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The Suburbanite
  • Sixth Amendment: Public defender has seen it all

  • Every weekday, all over Stark County, accused criminals enter pleas, stand trial, and are sentenced by an assortment of municipal and Common Pleas judges. Almost always, a lawyer is seated alongside them at the table to help navigate what can be a confusing process.

    It’s not a privilege; it’s a right.

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  • What you see inside the courtroom is only half the story.
    Every weekday, all over Stark County, accused criminals enter pleas, stand trial, and are sentenced by an assortment of municipal and Common Pleas judges. Almost always, a lawyer is seated alongside them at the table to help navigate what can be a confusing process.
    Some pay for counsel. Those who can’t afford it are appointed a public defender.
    It’s not a privilege; it’s a right. It’s guaranteed to all of us in the Sixth Amendment of the Bill of Rights, which concludes with these words: “And to have the assistance of counsel for his defense.” Former U.S. Supreme Court Justice Hugo Black referred to the right to defense counsel as an “obvious truth,” in its landmark Gideon v. Wainwright decision from 1963.
    Most defense work, though, is done outside the courtroom.
    It’s interviewing clients and witnesses to determine how accurate law enforcement and prosecutors were in putting the case together. It’s sitting in front of a computer, reading case law and filing written motions. It’s pre-trials, often held privately inside the judge’s chambers.
    “The legal dramas on TV are so unrealistic,” said Barry Wakser, a lawyer in the Stark County Public Defender office, who represents anywhere from 15 to 30 clients at a given time.
    He’s 47 years old and has worked in the office for two decades. He’s never seriously considered going into a possibly more lucrative private practice. He doesn’t want to worry about paying assistants, covering rent and utilities, working on budgets, or handling cases like divorces or civil fights between neighbors.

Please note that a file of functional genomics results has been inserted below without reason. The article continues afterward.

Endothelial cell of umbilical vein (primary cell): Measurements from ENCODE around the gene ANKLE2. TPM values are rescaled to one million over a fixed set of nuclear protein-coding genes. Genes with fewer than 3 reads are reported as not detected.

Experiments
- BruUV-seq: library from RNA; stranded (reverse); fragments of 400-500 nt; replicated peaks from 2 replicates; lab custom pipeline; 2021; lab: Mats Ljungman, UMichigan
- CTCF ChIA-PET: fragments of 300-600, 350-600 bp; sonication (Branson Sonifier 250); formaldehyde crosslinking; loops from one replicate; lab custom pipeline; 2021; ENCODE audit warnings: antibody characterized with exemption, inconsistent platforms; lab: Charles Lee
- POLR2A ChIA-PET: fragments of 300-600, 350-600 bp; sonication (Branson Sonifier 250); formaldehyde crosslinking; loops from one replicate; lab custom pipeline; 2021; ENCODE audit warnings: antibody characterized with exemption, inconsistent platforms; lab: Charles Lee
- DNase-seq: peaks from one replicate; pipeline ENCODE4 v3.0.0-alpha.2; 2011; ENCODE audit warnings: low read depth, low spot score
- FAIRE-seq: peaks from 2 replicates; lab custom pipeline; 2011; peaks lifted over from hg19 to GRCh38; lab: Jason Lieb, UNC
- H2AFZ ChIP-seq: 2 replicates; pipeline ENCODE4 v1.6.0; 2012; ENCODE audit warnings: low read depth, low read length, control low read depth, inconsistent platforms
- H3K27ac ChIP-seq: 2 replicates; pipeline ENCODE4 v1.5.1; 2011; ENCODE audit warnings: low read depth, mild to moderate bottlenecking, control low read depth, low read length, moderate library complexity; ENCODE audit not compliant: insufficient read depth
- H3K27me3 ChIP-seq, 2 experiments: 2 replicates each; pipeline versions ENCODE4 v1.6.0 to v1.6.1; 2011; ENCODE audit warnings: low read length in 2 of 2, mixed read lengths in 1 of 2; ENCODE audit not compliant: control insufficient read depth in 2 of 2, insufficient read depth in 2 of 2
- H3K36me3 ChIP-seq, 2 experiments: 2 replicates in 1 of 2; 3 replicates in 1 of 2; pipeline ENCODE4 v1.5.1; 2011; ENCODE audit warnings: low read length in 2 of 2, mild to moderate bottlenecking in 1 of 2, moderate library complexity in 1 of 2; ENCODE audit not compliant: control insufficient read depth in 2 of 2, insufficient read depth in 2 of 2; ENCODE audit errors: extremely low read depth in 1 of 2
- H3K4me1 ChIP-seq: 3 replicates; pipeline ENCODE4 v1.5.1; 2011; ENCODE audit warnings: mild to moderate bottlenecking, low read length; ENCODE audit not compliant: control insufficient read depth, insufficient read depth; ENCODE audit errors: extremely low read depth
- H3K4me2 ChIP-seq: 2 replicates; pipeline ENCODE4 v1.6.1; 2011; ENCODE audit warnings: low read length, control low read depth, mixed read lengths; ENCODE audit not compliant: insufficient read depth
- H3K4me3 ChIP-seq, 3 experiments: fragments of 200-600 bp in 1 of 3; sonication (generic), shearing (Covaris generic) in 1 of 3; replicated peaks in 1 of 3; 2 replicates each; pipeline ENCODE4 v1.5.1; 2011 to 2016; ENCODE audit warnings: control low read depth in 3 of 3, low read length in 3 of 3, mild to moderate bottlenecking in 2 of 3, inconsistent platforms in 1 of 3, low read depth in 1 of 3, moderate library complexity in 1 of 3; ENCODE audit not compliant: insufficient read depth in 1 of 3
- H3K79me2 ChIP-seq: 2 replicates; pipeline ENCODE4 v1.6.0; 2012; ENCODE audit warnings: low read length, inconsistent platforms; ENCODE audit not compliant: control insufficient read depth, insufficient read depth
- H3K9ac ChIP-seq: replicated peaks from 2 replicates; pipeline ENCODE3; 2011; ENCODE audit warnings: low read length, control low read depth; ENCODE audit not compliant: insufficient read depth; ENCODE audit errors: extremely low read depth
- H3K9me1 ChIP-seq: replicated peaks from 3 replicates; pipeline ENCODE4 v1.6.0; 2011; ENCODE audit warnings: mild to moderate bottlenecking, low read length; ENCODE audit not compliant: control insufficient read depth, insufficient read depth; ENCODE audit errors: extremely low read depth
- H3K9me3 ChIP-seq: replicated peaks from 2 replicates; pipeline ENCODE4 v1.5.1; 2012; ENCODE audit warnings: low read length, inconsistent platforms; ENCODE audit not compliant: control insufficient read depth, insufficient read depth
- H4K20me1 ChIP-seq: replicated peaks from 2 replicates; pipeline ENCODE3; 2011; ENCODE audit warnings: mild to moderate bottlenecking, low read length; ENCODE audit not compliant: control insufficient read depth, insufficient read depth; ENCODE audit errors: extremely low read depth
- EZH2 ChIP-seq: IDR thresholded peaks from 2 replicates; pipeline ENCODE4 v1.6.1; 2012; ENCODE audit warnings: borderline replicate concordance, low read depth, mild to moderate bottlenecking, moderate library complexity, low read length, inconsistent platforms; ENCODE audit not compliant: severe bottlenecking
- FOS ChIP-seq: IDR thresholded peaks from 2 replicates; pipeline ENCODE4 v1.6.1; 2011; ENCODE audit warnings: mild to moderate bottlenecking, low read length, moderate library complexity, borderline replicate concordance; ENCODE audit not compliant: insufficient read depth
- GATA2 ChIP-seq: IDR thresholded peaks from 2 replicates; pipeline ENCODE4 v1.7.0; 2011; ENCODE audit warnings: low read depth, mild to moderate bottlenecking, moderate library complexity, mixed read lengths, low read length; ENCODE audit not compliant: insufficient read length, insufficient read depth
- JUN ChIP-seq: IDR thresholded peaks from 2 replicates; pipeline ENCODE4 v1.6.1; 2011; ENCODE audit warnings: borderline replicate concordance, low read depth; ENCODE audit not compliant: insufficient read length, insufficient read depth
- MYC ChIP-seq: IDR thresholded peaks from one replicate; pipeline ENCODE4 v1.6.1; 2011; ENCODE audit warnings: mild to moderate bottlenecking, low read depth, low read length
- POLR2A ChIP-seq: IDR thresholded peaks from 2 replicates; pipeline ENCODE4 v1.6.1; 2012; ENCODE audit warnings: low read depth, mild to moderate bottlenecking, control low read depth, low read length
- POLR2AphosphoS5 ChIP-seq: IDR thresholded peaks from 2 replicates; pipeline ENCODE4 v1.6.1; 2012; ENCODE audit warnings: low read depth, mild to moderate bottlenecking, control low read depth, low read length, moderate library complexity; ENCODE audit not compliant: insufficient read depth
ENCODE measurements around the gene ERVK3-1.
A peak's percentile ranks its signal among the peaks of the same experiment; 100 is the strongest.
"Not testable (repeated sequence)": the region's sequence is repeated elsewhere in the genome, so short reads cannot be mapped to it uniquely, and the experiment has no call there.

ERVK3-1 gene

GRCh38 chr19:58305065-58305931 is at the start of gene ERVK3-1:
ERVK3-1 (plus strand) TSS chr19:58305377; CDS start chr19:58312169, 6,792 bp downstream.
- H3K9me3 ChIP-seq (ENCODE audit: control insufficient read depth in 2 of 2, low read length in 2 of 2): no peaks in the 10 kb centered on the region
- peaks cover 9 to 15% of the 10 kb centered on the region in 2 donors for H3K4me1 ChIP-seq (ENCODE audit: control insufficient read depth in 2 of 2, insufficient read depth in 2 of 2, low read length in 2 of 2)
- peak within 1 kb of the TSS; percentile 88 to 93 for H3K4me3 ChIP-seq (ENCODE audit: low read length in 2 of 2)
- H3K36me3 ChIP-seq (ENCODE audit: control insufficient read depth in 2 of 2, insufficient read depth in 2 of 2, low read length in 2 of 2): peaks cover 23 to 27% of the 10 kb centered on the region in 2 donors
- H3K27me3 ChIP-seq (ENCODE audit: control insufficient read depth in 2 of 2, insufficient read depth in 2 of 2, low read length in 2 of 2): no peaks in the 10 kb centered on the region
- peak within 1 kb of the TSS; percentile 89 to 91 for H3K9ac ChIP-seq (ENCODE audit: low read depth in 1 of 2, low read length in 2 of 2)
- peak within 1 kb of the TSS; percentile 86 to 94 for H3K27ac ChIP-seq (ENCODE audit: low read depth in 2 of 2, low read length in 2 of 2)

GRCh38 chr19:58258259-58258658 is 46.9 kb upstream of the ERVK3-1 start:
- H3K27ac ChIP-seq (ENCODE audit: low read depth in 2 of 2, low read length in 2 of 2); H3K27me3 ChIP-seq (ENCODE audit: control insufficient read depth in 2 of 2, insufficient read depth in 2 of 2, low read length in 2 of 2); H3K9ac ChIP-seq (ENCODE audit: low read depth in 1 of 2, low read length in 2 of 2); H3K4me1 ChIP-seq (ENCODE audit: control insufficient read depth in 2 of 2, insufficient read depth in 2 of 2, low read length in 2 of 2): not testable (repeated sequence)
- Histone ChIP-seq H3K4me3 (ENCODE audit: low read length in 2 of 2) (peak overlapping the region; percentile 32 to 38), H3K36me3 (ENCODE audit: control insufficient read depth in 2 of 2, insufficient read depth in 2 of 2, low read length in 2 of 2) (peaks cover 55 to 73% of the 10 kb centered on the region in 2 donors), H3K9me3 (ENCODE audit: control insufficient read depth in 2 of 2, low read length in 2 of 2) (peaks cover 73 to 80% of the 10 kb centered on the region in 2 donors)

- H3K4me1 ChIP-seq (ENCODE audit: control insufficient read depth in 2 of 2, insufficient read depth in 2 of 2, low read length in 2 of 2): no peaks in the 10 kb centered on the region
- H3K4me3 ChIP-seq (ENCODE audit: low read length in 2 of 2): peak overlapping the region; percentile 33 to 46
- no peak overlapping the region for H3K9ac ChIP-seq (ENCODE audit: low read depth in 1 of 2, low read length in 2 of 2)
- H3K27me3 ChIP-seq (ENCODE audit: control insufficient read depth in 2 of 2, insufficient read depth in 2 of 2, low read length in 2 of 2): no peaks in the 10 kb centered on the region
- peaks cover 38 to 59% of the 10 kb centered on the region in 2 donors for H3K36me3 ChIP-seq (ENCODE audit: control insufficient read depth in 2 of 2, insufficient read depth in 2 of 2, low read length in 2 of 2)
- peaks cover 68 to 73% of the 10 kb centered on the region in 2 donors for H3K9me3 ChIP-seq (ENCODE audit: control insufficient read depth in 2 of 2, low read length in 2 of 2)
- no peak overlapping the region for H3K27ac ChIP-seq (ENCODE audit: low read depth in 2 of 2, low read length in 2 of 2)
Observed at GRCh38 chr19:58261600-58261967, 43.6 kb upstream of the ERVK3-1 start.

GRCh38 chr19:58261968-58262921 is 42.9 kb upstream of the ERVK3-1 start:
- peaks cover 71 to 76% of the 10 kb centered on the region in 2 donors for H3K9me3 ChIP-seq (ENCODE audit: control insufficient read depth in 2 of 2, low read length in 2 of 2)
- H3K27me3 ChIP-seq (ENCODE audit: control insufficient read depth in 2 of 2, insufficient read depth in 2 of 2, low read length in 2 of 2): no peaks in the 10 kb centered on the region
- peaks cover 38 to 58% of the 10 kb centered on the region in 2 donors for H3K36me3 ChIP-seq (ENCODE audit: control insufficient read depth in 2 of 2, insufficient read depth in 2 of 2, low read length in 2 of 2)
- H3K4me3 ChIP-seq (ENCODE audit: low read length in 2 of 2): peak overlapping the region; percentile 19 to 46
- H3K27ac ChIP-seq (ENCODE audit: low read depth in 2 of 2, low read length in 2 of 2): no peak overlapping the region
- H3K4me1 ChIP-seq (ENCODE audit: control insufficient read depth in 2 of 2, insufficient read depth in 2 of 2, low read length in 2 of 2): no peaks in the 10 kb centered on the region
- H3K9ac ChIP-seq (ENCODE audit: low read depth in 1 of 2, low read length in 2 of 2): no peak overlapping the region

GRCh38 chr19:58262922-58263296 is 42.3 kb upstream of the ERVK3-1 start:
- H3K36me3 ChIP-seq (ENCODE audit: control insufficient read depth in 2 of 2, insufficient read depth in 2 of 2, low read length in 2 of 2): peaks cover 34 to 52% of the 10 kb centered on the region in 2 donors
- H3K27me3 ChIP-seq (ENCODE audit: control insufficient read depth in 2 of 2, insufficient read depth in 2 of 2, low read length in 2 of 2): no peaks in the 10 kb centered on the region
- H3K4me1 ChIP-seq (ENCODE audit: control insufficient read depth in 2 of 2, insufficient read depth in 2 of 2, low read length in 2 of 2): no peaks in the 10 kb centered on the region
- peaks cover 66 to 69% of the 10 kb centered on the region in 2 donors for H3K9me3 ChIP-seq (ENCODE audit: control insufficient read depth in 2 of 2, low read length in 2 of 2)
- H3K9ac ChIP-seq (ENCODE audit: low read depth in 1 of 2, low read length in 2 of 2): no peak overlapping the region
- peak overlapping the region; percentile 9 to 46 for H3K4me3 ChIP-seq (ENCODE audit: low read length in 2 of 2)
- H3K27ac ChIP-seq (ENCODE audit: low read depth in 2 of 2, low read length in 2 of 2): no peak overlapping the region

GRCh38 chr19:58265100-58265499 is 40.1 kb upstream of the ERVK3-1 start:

“I like practicing law, not running a business,” said Wakser, who’s paid with tax dollars.
    So, he has stayed put.
    And every minute on the clock, he is the Sixth Amendment in action.
    FIGHTING THE FIGHT
    On a recent Wednesday, Wakser represented 18 separate clients in various stages of the criminal justice system, before Common Pleas Judge Lee Sinclair. Wakser’s clients were accused of everything from drunken driving to shooting someone, and breaking the leg of a baby.
    Hours before the cases went “on the record” in the courtroom, Wakser, Assistant Prosecutor Lewis D. Guarnieri and the judge sat at a table inside Sinclair’s office to review each of the 18 cases.
    Sometimes, prosecutor and defense counsel come to a plea-bargain agreement, if that’s what the client wants.
    Typically, a defendant gets a lesser sentence than he or she could face if convicted at trial.
    Sometimes, an agreement isn’t easy.
    One of Wakser’s clients was charged with trafficking in marijuana.
    “It’s 1.91 grams!” Wakser proclaimed.
    Page 2 of 3 - About as much as a packet of sugar.
    “He has priors,” Guarnieri chimed in.
    “He’s making gospel music now,” Wakser countered.